Composition and arranging techniques from Grand Union Orchestra composer/director Tony Haynes
This song – featured in the Grand Union Orchestra’s new show Undream’d Shores at the Hackney Empire in November – is about Mr Yamamoto, who works on the production-line of a Japanese car-factory, known as the Iron Tiger. However, his story is a universal one, repeated the world over: the job is relentless, and takes over your whole existence, wages are low and living conditions inhuman – circumstances faced particularly by migrant workers everywhere.
The words are by the incomparable David Bradford, writer of so many lyrics for my songs, and express an amazing range of moods, from the savagery of the Iron Tiger to the gentle delicacy of the cherry blossom, that form the two pillars of Mr Yamamoto’s life. The story may be a sad one, but the music is enlivened by several touches of humour and a great deal of raw energy.
The form is quite simple – a verse, an interlude and a chorus repeated three times. Here are the lyrics for the first section, as Mr Yamamoto begins his day’s work:
The foreman’s whistle launches a raucous ‘industrial samba’, characterising the relentless pace and clatter of factory machinery. The jagged phrase played by the steel pan and strings towards the beginning recurs throughout the song – it’s actually a kind of Japanese haiku (the poetic form where a line of 5 syllables is followed by one of 7 and completed by another of 5); it’s also an example of a tone-row, using all 12 notes of the chromatic scale! Note also the insistent dotted crotchet-quaver rhythm that continues throughout:
This settles down into a deliberately crude and commonplace groove with parallel chords which forms the basis of the verses. The melody (sung here by Ros Davies – see note below) is likewise basic, modal and mechanical:
The verses are followed each time by an elegiac, lyrical interlude describing the mood of an exhausted and dispirited Mr Yamamoto as he traipses back and forth between his lodgings and the factory. The first and third time it occurs it is brutally interrupted; the complete version – which is the second of the three interludes – is given below in Example 4.
The key of the verses is an unequivocal A sharp (or B flat) minor, while the romantic, chromatic harmony of the interludes is basically D major. The tonality of the chorus on the other hand is ambiguous and never settles; it’s also sung in thirds (or sixths), and full of diminished (or augmented) intervals. Listen also for the figures from the introduction punctuating the vocal lines:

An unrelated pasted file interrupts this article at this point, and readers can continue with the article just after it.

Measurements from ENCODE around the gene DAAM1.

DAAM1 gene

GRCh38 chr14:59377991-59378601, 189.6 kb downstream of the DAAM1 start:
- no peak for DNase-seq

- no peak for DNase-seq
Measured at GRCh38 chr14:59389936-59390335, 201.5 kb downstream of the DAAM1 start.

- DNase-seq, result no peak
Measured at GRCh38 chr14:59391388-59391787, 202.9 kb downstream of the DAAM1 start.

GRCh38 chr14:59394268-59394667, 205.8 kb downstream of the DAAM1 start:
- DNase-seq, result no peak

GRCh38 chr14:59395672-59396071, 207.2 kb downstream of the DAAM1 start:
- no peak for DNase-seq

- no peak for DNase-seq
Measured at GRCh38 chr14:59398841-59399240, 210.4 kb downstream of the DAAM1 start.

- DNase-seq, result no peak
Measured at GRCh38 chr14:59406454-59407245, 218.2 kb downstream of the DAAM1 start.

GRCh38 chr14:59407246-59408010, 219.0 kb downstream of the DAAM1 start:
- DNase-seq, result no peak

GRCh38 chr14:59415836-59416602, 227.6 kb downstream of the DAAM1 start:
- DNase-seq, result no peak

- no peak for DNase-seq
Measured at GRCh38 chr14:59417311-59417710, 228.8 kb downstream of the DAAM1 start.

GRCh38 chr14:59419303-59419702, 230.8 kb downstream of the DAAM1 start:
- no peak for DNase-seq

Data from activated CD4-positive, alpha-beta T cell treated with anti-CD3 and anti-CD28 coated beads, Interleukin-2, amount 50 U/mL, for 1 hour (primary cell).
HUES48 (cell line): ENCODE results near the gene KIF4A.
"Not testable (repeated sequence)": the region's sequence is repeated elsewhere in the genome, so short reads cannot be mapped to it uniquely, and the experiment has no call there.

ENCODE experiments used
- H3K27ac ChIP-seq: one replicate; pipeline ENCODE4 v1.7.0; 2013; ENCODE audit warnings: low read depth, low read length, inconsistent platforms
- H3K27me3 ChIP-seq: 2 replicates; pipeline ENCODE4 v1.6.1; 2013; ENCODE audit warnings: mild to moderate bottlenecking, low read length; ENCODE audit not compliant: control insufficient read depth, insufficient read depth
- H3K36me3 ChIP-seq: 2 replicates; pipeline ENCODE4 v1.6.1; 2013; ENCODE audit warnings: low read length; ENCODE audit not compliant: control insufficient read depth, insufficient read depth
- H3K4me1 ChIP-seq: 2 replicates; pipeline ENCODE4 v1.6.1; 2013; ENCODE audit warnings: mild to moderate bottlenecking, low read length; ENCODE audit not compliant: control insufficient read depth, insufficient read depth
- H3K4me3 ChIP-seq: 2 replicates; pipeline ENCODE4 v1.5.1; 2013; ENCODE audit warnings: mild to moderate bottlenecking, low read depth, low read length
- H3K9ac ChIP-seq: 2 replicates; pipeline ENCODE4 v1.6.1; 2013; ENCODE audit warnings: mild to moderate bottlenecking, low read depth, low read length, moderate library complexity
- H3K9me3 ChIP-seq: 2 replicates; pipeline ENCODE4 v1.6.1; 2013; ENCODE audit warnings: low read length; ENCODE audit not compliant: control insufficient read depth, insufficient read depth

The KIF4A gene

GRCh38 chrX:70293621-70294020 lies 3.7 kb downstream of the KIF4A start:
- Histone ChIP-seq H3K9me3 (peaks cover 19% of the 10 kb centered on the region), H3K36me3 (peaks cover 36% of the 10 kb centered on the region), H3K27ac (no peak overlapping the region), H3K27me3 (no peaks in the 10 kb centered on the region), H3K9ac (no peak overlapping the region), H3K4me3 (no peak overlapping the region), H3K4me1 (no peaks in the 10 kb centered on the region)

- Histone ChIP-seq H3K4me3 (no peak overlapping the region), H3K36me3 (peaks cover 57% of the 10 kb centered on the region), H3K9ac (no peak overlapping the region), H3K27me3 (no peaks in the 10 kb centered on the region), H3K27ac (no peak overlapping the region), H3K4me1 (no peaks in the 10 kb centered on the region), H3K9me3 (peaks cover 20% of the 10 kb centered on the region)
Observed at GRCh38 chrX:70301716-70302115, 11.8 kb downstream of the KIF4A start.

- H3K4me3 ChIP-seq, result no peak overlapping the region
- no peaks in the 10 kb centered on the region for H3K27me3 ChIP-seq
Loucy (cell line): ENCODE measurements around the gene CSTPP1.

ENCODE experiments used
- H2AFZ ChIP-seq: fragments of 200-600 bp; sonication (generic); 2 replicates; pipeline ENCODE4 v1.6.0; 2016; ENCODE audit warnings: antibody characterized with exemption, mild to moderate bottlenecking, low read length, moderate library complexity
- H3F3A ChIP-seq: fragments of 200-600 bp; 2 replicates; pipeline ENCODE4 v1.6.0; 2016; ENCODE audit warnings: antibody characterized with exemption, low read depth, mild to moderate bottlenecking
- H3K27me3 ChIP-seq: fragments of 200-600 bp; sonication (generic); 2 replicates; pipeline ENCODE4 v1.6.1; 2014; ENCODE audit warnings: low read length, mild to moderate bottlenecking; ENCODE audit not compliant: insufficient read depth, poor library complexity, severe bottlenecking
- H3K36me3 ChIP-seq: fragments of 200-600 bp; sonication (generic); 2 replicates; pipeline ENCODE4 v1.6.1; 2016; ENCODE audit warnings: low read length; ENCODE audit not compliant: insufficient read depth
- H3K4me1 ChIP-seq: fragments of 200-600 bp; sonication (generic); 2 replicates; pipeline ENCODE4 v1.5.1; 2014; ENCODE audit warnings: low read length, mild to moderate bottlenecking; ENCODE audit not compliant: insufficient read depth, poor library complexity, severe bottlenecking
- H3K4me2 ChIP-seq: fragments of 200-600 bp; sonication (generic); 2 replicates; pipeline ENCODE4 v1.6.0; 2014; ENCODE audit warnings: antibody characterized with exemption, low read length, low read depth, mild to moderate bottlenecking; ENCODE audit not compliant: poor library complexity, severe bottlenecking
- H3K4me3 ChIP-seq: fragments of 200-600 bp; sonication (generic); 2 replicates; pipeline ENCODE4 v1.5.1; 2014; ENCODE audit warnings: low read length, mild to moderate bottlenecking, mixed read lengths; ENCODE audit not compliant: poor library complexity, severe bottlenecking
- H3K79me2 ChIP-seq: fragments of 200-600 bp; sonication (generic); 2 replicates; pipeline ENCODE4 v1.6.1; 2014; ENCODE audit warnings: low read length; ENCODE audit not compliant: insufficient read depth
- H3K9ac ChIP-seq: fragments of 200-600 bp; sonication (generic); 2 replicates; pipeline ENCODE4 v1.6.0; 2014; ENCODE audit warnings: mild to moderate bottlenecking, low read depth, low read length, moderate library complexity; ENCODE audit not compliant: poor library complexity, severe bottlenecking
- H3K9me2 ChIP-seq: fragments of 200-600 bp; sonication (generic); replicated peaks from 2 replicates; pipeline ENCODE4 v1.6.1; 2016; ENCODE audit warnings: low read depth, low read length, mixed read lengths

Here are the lyrics for the second section:
The same dissonant, rhythmically uneven figure played by steel pan (!) and strings that began the song has taken us into the second verse, with Mr Yamamoto finishing his day’s work. Then, on his way back home, he takes time out to linger by the cherry blossom; here is the full interlude, which is also characterised by sustained string harmonies:
However, his respite is short-lived, as the Iron Tiger pushes its way even his dreams, which are shattered at the end of the second chorus by a ‘heavy metal’ (another of the many musical puns!) guitar solo (by Gerry Hunt – see note below) in the starkly contrasting key of A minor.
At the end of the solo, the link (Ex 1) takes us back again to a third verse; Mr Yamamoto’s reverie by the cherry blossom is brutally interrupted by the Iron Tiger; the final chorus strengthens his resolution, and he decides that enough is enough…
Mr Yamamoto at last finds peace; the music slows and a reflective coda follows – a kind of lament, featuring wonderful flugelhorn playing by Shanti Paul Jayasinha, over musical material developed from the interlude sections:
Both Gerry Hunt and Ros Davies were founder-members of Grand Union, from the first Strange Migration tour of 1983, and are still main-stays of its current work.
Gerry is an extraordinary multi-instrumentatist, and without him it’s unlikely we could have produced the work we have; virtually every track in this blog has a contribution from him! He is most prominently heard on guitar, both in solos, and in adding grace and subtlety as well as drive to the rhythm section (see Post 4 and Post 22). He also tops and tails the saxophone section on soprano, sopranino or baritone, with occasional clarinet; he can turn his hand to violin or viola; and he is a rock solid and dependable bass-player.
Ros’s versatility is equally important to the company – not just through contributing her useful combination of trombone (as in Post 3) and flute/piccolo (Post 21) to the ensemble. She is willing to take on any performing role (especially, as here, singing); and even more invaluable is her infectious energy in leading, directing and generally encouraging and enthusing participants of all ages – she is also an experienced, dedicated and resourceful teacher – in our manifold education and participatory projects.